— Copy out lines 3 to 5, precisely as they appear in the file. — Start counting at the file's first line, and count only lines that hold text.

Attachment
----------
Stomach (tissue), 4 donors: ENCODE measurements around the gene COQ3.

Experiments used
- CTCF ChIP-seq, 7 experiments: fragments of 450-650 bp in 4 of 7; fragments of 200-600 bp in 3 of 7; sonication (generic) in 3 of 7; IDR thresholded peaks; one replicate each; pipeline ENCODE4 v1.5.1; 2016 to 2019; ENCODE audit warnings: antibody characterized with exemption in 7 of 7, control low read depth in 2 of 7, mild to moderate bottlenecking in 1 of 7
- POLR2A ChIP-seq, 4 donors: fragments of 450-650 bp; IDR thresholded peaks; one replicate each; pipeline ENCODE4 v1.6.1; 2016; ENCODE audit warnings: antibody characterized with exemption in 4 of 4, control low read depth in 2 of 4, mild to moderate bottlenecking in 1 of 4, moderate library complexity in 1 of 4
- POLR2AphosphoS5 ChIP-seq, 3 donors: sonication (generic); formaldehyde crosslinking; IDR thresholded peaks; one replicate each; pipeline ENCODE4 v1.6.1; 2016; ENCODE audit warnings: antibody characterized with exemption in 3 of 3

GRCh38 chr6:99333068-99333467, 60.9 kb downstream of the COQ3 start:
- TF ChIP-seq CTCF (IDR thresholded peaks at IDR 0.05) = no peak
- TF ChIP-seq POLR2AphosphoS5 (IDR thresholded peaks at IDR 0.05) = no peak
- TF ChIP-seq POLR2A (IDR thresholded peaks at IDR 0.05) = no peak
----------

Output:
- CTCF ChIP-seq, 7 experiments: fragments of 450-650 bp in 4 of 7; fragments of 200-600 bp in 3 of 7; sonication (generic) in 3 of 7; IDR thresholded peaks; one replicate each; pipeline ENCODE4 v1.5.1; 2016 to 2019; ENCODE audit warnings: antibody characterized with exemption in 7 of 7, control low read depth in 2 of 7, mild to moderate bottlenecking in 1 of 7
- POLR2A ChIP-seq, 4 donors: fragments of 450-650 bp; IDR thresholded peaks; one replicate each; pipeline ENCODE4 v1.6.1; 2016; ENCODE audit warnings: antibody characterized with exemption in 4 of 4, control low read depth in 2 of 4, mild to moderate bottlenecking in 1 of 4, moderate library complexity in 1 of 4
- POLR2AphosphoS5 ChIP-seq, 3 donors: sonication (generic); formaldehyde crosslinking; IDR thresholded peaks; one replicate each; pipeline ENCODE4 v1.6.1; 2016; ENCODE audit warnings: antibody characterized with exemption in 3 of 3